It was (and remains) the expectation of a vast number of parents in the United States that their children shall attend college. Period.
From our very earliest days, we are programmed to accept the idea that we are going to go, and if we do not, our future lives will be completely ruined — you’ve heard this one — “You’ll never be able to get a decent job if you don’t go to college.”
I smell hokum.
A terrible plan.
Six months after HS graduation I enrolled in community college, because it was what I could afford.
I signed up for Business Administration with no clue of what that meant. My first three classes were Intro. to Business Law, Intro to Psychology and Macroeconomics. (What was I thinking?!)
I dropped Business Law before my third class. Dry, boring and helpful how exactly?
Next on the agenda: Intro. to American Business and Intro. to Computers. These at least held my interest, but in the end it was not enough.
It seems that I am not good with:
1. Pick a major
2. Here is your list of first year class options
3. Go buy these books and write a check for $5000.00 for tuition
4. Come to class these three days, during these hours, regardless of whatever else is going on in your life
5. Study subjects you have absolutely no interest in, because someone else has decided that this is what you need to know for the major you picked
6. Continue to have absolutely NO IDEA what kind of a job you will be qualified to do when you are done with these classes
So what now?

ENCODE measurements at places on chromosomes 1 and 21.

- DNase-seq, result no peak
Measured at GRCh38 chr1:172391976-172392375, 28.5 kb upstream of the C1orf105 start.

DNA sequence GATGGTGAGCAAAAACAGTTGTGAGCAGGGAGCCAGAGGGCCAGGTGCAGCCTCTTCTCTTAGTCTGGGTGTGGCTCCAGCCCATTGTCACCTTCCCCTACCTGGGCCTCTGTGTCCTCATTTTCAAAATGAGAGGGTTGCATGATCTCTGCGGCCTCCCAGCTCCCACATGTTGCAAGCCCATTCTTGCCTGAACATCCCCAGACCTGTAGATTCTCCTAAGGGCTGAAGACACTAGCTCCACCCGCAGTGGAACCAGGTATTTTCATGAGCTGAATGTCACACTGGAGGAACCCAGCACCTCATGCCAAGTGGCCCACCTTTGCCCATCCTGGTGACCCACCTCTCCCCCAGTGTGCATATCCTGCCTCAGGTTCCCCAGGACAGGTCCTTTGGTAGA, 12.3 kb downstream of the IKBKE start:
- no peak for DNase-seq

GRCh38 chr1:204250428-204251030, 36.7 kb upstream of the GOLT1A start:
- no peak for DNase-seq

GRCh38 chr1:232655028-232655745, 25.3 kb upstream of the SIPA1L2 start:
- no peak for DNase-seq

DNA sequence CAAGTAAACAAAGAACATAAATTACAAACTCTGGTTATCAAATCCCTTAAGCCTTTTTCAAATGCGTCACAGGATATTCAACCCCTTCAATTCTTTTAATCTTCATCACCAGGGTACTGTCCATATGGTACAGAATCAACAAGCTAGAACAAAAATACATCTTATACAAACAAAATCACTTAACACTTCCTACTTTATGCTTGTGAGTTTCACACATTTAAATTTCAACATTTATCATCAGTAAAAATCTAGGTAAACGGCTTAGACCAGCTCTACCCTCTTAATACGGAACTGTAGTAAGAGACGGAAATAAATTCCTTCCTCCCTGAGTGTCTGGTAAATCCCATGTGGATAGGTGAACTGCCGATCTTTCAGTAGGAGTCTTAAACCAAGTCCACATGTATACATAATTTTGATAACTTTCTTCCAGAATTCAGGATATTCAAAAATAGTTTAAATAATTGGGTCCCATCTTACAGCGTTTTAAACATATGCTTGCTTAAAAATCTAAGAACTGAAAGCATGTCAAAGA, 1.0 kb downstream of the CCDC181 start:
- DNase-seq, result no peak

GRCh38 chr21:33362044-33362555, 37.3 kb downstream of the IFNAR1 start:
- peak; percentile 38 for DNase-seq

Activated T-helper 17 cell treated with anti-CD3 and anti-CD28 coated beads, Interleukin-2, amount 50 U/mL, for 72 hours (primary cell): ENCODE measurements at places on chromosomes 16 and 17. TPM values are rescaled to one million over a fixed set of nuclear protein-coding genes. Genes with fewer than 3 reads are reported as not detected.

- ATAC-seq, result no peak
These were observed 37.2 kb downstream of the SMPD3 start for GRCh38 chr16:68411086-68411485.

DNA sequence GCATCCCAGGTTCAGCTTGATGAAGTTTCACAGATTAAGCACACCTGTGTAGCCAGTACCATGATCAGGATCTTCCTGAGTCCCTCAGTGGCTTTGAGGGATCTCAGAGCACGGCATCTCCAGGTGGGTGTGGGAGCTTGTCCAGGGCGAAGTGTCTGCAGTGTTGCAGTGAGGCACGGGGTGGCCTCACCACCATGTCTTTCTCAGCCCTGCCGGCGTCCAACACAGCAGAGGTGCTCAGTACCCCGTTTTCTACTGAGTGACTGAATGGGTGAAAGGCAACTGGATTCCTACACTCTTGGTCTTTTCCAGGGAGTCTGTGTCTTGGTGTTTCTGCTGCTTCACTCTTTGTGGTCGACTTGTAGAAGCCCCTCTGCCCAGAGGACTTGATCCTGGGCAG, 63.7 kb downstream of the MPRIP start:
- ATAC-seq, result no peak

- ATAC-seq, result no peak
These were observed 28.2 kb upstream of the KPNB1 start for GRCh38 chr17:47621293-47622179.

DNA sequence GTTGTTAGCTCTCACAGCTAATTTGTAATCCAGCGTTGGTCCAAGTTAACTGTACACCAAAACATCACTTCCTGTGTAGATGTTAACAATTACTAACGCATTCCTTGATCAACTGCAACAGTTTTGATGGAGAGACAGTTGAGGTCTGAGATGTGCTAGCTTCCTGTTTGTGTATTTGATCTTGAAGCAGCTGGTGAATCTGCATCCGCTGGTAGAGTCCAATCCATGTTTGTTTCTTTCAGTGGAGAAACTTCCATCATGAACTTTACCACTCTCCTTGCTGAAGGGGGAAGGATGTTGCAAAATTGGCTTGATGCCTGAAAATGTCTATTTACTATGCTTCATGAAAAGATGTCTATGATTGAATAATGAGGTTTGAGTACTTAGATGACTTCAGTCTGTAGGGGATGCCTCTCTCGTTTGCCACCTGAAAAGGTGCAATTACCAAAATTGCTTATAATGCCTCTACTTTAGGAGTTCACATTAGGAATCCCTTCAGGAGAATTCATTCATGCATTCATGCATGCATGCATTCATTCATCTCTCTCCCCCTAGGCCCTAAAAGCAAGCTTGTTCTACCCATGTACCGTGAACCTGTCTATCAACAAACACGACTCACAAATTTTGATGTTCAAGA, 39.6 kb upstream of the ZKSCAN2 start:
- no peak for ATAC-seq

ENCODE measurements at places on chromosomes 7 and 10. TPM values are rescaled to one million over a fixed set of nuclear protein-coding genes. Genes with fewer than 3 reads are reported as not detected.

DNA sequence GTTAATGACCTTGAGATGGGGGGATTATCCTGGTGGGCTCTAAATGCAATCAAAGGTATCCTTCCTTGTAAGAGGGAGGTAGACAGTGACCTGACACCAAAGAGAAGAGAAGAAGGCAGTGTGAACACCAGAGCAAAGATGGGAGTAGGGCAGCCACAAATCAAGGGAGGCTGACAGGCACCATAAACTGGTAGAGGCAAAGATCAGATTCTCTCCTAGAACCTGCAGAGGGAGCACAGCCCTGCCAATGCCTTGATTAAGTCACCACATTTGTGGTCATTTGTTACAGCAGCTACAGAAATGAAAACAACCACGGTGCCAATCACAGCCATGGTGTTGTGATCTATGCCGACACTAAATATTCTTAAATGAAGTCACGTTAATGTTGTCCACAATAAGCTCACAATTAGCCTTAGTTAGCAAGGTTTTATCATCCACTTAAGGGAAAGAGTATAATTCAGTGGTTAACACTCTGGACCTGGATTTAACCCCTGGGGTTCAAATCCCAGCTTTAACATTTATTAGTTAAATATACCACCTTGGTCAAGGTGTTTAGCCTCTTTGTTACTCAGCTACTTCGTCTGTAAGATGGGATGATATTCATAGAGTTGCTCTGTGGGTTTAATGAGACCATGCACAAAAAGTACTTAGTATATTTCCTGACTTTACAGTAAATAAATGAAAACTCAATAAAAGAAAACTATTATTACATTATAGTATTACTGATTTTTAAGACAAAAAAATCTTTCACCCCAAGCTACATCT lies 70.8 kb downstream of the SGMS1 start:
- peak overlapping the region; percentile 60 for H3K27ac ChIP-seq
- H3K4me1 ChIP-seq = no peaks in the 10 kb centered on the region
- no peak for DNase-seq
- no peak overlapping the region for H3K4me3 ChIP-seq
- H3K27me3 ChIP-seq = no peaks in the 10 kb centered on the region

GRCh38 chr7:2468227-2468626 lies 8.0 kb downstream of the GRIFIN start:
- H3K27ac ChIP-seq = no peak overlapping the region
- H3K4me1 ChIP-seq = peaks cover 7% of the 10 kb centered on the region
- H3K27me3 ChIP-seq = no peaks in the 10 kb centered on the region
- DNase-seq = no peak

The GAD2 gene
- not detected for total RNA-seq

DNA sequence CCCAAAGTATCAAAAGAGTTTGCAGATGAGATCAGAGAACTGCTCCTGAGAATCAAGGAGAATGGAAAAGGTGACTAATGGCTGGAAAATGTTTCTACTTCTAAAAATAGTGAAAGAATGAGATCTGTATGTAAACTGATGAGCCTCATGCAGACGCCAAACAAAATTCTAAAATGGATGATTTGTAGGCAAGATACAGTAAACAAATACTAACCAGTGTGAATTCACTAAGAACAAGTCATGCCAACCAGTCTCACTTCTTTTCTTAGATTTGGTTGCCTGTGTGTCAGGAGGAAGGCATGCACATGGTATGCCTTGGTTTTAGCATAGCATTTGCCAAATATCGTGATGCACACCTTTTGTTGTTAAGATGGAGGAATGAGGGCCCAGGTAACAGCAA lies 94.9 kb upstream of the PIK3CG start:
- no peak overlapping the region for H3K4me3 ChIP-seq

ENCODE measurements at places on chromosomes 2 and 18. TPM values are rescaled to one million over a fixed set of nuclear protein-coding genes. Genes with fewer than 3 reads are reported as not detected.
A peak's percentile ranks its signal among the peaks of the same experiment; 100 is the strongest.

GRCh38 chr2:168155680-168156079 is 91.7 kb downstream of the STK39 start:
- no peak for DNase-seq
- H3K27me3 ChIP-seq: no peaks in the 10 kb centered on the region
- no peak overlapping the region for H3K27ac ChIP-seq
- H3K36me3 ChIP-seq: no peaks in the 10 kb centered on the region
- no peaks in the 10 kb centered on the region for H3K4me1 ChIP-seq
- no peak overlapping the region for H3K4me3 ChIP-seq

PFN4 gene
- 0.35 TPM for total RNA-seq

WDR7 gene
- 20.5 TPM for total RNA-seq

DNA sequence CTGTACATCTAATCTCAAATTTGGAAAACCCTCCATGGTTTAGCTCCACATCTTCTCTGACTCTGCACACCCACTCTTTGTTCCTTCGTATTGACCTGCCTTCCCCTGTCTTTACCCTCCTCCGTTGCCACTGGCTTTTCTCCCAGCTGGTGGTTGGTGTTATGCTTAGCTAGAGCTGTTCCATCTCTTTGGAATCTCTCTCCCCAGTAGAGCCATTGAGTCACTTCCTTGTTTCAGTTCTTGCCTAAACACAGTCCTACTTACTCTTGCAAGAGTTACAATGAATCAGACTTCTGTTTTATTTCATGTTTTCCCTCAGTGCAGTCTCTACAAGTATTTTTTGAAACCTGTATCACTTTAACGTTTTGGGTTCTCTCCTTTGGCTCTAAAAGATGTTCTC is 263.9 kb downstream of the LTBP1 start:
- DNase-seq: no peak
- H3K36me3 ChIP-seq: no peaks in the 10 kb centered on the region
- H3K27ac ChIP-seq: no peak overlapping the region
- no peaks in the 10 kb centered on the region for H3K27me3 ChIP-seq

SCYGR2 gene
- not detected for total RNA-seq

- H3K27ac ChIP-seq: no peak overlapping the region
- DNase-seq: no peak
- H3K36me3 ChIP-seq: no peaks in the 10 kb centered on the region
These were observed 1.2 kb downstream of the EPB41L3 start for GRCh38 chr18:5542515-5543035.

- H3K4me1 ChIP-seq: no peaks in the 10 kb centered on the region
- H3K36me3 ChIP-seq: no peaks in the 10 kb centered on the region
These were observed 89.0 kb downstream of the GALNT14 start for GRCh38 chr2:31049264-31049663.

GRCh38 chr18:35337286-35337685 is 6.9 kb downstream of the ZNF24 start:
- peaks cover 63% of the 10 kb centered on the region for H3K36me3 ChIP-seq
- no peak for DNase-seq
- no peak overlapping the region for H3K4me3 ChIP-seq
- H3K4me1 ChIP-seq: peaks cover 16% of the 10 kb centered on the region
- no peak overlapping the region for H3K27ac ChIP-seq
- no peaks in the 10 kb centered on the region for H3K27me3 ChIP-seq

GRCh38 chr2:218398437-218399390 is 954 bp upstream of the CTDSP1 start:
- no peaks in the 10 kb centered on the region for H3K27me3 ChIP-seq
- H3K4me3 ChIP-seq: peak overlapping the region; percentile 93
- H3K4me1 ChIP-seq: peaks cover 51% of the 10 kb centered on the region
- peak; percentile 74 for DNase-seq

Directionless for a year or so, I was hired as a typesetter without experience. While there I taught myself how to use PageMaker, Corel Draw, and graphic design principles. I learned enough to continue in printing and design for several years.
When my role as a Corporate Graphic Designer with a non-profit became unsustainable (for the agency), I felt lost again. I didn’t just leave work that I loved doing, I left a community of like-minded people who were doing good in the world.
So painful, but so necessary. This was a critical step in my career growth.
The question of college presented itself again, but even a 2-year school was out of reach financially.
It was then that a mid-size print and fulfillment house hired me as a project coordinator. Inexperienced with this specific role, I learned what I could from the other staff. That knowledge and experience led to work as a project specialist for a company in a niche print market.
This company had a Learning Management System, and I took any relevant classes I could find. I learned project management disciplines, more advanced MS Office skills, time management, knowledge management, continuous improvement and some of the LEAN principles for exactly $0.
Layoff wave 1 = survived.
Layoff wave 2 = survived again, but started to think it was time to proactively search for opportunities.
Layoff wave 3 = might have survived, but asked to consider a “voluntary layoff.” Maybe? Possibly? it was better to know it was coming. I have taken risks before.
The Project Management classes and the Customer Service/Account Management experience I’d gained, led to a project for a government contractor as contract help. My work earned 3 extensions to work on other projects, and after which the client hired me. 18 months and counting.
Is College critical to success?
Maybe? and maybe not.
Nothing that I learned in college actually helped me very much in my career.
So what did help? How did I manage to advance to roles that require an education I don’t have?
You will find that in the next installment.